Archive for Facebook

Google Buzz

Posted in General with tags , , , , , , on February 11, 2010 by newideasconsult

Interesting features were added to my GMAIL account yesterday, called Google Buzz, and though I normally follow the online buzz about Google, circumstances led to this added feature surprising me completely.
It currently allows me to add a status message as we do in Facebook, follow friends and have friends follow me, and add third party updates to my profile, from Twitter, Flickr, and Picasa for example.

Though this is not Wave, which is pretty much an open invitation to wave in whatever direction to whoever you wish with whatever you want, Buzz seems to be the initial rumblings of a Google project getting it right. Many people find Facebook and other similar services cumbersome, or daunting in terms of the many features you are faced with when you first log in. Google may have gotten things right when they took several generations of people on in GMAIL, then added features such as chat at a later stage, all the time enriching the offering one or two features at a time. Taking the next step and allowing a more social interaction between GMAIL contacts or ‘friends’ is to me a more natural progression than being thrown in the deep end with full feature sites such as Facebook day one. Even my 72year old father could find Buzz quite exciting and easy to navigate and learn.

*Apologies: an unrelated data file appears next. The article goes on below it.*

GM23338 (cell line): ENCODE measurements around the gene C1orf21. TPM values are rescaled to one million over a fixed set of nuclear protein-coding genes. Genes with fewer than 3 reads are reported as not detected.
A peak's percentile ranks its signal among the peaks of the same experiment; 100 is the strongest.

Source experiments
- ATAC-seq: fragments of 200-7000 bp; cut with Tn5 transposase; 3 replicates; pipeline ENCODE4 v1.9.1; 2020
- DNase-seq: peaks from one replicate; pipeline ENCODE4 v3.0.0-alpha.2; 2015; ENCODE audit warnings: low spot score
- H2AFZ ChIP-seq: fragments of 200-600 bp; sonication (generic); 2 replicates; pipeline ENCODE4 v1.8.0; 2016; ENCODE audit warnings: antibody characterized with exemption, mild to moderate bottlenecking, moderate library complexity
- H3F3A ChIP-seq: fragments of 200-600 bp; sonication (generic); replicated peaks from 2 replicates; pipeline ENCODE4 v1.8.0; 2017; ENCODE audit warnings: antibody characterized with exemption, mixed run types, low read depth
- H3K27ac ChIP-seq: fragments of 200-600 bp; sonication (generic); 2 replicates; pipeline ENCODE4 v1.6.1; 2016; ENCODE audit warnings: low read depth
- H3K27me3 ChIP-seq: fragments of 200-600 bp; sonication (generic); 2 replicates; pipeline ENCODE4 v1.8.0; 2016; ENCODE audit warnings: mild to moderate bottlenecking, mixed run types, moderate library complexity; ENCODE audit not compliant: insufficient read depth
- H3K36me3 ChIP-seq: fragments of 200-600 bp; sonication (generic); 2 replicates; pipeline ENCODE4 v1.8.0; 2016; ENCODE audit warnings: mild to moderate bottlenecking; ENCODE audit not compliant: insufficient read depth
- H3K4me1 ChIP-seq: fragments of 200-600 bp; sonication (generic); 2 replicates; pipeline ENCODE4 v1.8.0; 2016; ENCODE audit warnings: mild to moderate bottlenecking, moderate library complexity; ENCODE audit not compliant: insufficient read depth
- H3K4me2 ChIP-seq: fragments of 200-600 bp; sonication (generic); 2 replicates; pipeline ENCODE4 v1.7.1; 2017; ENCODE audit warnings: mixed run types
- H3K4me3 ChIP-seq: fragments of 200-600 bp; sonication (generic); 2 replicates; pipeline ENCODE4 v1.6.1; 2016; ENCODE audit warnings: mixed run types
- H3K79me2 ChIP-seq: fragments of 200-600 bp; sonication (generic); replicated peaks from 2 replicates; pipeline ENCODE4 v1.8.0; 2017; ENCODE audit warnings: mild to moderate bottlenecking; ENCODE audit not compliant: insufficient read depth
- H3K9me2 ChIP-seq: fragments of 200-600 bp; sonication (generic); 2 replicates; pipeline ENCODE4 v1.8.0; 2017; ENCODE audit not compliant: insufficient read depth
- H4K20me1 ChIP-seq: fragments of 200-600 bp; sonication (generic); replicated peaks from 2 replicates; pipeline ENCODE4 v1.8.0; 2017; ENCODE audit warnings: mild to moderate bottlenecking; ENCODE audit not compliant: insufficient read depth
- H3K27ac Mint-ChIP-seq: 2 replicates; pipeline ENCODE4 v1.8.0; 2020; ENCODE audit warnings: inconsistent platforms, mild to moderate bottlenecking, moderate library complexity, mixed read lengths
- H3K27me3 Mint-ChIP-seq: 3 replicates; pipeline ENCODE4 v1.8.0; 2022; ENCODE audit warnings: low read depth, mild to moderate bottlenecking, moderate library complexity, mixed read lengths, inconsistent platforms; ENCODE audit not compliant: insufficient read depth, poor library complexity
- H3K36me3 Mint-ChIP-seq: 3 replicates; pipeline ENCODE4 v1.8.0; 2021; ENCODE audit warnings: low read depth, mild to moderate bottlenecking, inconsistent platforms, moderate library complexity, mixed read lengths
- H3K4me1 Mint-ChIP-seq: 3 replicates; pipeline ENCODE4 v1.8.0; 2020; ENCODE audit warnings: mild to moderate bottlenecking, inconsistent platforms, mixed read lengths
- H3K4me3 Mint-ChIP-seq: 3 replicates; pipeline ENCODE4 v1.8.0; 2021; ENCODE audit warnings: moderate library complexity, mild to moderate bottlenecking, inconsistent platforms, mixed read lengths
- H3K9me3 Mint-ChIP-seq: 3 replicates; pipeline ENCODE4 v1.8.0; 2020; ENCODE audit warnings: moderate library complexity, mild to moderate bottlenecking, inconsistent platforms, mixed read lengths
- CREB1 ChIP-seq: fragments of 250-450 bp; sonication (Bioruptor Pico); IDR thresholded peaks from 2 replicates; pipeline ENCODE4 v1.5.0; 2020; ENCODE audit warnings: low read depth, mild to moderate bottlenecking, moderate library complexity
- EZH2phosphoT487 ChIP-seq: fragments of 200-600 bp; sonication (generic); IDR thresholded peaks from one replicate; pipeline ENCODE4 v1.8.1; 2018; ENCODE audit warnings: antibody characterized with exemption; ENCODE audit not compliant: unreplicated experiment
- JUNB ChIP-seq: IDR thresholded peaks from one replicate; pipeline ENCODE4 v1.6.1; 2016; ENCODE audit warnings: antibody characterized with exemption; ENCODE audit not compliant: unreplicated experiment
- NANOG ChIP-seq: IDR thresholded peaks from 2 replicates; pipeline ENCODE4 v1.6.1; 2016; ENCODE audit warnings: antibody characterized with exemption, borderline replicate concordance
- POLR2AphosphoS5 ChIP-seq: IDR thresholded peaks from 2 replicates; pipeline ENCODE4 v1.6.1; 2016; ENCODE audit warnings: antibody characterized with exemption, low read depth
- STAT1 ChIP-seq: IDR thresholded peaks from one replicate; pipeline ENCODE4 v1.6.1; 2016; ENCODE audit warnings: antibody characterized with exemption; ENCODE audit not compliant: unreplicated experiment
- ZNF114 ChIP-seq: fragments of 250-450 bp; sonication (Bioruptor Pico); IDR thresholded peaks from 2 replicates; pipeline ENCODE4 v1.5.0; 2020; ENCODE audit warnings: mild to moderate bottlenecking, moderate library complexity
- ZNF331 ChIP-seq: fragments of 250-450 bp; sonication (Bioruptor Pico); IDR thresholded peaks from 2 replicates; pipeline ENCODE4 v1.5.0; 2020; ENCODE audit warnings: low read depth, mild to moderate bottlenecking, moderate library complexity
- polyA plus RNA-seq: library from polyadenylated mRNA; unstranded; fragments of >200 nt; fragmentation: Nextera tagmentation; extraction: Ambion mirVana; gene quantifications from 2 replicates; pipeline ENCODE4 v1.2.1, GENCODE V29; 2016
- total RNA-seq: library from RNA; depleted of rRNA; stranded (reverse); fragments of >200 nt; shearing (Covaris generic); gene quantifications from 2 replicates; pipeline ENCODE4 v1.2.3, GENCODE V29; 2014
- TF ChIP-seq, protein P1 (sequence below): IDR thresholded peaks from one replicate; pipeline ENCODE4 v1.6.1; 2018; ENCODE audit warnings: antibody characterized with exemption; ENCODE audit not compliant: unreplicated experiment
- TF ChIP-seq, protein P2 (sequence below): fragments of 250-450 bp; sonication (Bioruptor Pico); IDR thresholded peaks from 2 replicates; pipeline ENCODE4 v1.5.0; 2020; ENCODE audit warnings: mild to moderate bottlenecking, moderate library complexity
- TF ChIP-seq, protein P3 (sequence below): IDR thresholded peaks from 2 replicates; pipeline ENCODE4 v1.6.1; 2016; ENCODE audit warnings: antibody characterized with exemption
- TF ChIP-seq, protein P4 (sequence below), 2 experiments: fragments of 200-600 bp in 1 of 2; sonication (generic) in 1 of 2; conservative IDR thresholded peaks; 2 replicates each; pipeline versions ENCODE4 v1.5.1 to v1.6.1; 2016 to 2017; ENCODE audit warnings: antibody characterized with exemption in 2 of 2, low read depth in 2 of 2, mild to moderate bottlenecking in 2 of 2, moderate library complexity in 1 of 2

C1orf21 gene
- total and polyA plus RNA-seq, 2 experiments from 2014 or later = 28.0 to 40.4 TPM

Obviously, just like Facebook, the problem lies in how this great ‘idea’ is implemented, and it seems to me that Google fell right into the same old trap with the default settings within Buzz.  The main issue for me is the public display of frequent email friends within my list, done without my initial permission.  Friends lists in Facebook has also often been the problem for them, and the Google Buzz team need to review FB’s experience and ensure they learn from it and fix the Buzz issues asap or face a tremendous backlash because of this security ‘hole’.

Advertisements

Facebook security changes good, but misleading…

Posted in General with tags , , , , , , , , on December 10, 2009 by newideasconsult

Facebook released their long expected security changes yesterday (9 Dec 2009) with the expected barrage of comments on sites around the world.